Thursday, September 11, 2008

Open source

I should preface this post by telling you all that my first ever client in the great world of technology PR was Red Hat. Red Hat (for those of you not in technology) is (arguably, I am sure) the world's most successful Open Source company. It's a competitor to Microsoft, but crucially while all the lines of code that make up Microsoft's Windows operating system are kept secret, making the software expensive to buy, Red Hat uses Linux - source code freely available on the internet. Because it's all publicly available (open source) programmers can take it, change it, improve it, build around it.... making the code better. While Microsoft is known for its unweildy lines of code, Linux is sleek and has much fewer bugs in it (at least by the time each full version is released). Because anyone can download the code, companies like Red Hat make their money by distributing it and supporting it (and when you are talking about business users those support contracts are worth millions - just like the Microsoft support contracts are).

Wow that explanation took longer than I intended.

Anyway, Red Hat was my first ever client and so I got bitten early by the philosophy of open source. Its a rather hippy theory - information and knowledge belong to the world. So companies like Microsoft with their proprietary, closed systems become *bad* while anything open source must be *good*.

In my line of work, when you are constantly meeting people who get a buzz from their technology (but also need to feed their children) it's easy to forget principles like this, but I was reminded this evening of my love for the philosophy when I re-watched an old favourite film of an old housemate of mine. Although nothing from Hollywood is ever very accurate, Antitrust is a great film. It tells the story of a Microsoft-a-like that spies on and kills programmers in their garage in order to meet its corporate targets for product development and get to market first.

If you watch it and want to know more, I can recommend Glyn Moody's book Rebel Code. I won't pretend it isn't a geeky book but I read it as a youthful 21 year old history graduate and loved it for the story before I understood the technology.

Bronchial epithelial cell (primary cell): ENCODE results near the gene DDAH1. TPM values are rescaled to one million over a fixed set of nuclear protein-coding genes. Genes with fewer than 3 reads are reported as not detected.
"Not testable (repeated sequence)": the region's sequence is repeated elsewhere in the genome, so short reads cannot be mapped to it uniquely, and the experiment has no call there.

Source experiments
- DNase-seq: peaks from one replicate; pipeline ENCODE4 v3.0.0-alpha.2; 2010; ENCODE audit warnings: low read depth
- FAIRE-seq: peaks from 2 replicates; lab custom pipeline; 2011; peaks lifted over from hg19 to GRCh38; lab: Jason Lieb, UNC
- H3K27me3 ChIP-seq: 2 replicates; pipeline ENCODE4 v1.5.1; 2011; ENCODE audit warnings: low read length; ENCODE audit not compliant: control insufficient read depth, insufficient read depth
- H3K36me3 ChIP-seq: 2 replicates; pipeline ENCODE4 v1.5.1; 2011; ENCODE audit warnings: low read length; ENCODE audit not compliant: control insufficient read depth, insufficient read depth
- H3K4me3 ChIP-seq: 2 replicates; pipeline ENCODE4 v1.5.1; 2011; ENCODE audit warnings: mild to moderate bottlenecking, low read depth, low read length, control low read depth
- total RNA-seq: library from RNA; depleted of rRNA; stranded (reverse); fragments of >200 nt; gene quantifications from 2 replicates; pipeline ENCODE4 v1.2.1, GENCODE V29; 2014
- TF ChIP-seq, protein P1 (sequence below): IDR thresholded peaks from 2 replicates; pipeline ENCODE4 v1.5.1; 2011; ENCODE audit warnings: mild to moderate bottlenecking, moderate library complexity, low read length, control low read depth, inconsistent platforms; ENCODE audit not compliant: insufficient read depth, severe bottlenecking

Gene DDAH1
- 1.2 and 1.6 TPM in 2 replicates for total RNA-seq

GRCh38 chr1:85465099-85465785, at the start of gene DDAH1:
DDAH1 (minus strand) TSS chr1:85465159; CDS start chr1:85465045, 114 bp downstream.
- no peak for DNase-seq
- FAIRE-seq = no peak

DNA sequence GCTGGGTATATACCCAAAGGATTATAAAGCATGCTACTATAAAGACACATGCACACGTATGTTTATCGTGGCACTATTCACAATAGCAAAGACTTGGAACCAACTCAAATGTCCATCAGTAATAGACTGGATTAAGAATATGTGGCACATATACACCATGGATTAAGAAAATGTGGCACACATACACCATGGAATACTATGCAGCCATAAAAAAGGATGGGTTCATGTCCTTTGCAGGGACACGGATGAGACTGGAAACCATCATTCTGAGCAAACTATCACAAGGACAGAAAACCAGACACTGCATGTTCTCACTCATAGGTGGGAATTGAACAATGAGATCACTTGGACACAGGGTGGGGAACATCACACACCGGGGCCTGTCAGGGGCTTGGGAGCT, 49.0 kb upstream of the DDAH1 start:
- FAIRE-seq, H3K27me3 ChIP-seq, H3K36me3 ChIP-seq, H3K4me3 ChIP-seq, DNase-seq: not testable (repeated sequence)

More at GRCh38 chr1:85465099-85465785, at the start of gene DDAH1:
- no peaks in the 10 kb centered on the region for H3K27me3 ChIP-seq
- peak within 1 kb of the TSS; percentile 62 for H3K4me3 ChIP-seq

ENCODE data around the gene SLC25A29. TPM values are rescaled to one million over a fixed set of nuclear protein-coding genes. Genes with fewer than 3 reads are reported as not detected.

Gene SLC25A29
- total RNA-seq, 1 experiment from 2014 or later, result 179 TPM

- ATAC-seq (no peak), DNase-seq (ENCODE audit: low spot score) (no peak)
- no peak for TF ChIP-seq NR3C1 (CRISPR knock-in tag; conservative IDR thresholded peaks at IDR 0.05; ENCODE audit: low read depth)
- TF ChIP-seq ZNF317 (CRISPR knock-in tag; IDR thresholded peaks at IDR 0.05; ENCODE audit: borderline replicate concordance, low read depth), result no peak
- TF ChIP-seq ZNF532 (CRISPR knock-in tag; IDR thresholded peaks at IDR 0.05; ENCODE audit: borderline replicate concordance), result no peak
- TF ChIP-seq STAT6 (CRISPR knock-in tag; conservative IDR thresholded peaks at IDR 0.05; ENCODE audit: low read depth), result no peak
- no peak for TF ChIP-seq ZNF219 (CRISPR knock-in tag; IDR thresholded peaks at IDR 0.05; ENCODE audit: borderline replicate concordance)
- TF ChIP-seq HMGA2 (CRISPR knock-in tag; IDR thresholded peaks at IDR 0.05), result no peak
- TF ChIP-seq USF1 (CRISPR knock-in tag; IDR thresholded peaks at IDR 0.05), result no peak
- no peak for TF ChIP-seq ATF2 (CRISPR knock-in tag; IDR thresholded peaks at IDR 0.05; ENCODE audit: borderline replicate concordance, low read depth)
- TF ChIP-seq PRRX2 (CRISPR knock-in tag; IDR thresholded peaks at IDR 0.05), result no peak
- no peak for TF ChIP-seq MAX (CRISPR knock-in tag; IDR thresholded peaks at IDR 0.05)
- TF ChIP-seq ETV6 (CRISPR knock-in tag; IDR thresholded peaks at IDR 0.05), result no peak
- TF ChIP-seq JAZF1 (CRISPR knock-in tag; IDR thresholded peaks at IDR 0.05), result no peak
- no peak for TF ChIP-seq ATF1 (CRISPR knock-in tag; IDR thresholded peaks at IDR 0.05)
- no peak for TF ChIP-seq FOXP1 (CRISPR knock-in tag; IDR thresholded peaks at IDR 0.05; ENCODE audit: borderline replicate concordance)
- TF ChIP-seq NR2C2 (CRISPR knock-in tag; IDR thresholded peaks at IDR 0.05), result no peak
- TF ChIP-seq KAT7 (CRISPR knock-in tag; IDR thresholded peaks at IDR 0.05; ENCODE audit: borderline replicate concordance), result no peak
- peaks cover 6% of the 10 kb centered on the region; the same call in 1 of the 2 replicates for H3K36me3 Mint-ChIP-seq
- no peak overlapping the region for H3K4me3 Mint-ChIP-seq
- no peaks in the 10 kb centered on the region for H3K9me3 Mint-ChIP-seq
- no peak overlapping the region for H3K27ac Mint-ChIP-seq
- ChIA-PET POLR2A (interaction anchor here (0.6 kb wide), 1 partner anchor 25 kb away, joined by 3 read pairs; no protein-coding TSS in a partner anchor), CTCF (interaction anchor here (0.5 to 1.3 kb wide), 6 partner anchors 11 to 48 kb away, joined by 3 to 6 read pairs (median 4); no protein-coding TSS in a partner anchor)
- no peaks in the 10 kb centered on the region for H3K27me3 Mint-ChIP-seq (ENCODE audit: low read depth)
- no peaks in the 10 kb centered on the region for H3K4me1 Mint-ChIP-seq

Open Source was a much hotter topic in the media six years ago. I worry that since then our interest has waned while we focus on other principles; environmentalist and the like. But I believe the world needs more people who are prepared to give their talents to the world, and wanted to make a little noise in my own small way to remind everyone of the great efforts of those who open source.


MEF said...
This comment has been removed by the author.
wimble said...

Actually, there's a more important point behind Open Source, which is "many eyes makes all bugs shallow." If a company produces a proprietary method for doing something (and this doesn't have to be software), and refuses to tell you how it does it, then there's no way to know whether it's doing it in a good way, or a bad way. The only time you find out is when the method breaks. In software, this is a bug. In government circles, it's called "the courier lost the CD".

If you open up your procedures, then spectators have a chance to spot the potential problems before they happen, and suggest revisions to the process (or to chose a completely different process). Again, it's an important principle in cryptography, science in general, and US electronic voting machines (which infamously are closed boxes).

Emily Wearmouth said...

Wimble I wholeheartedly agree that that is a really important point but disagree that it is a more important point, as my post was intended more to highlight the philosophical greatness of Open Source.

From a user view you are absolutely right though, and it's one of the main reasons that Linux does rather well within governments (particularly in Germany if I recall).

I started this post and then remembered my parents, grandad, book club etc read this post so sort of backed away from my techie elements a little.

Good point you make though sir!

glyn moody said...

Thanks for the kind words. I'm glad you enjoyed it.

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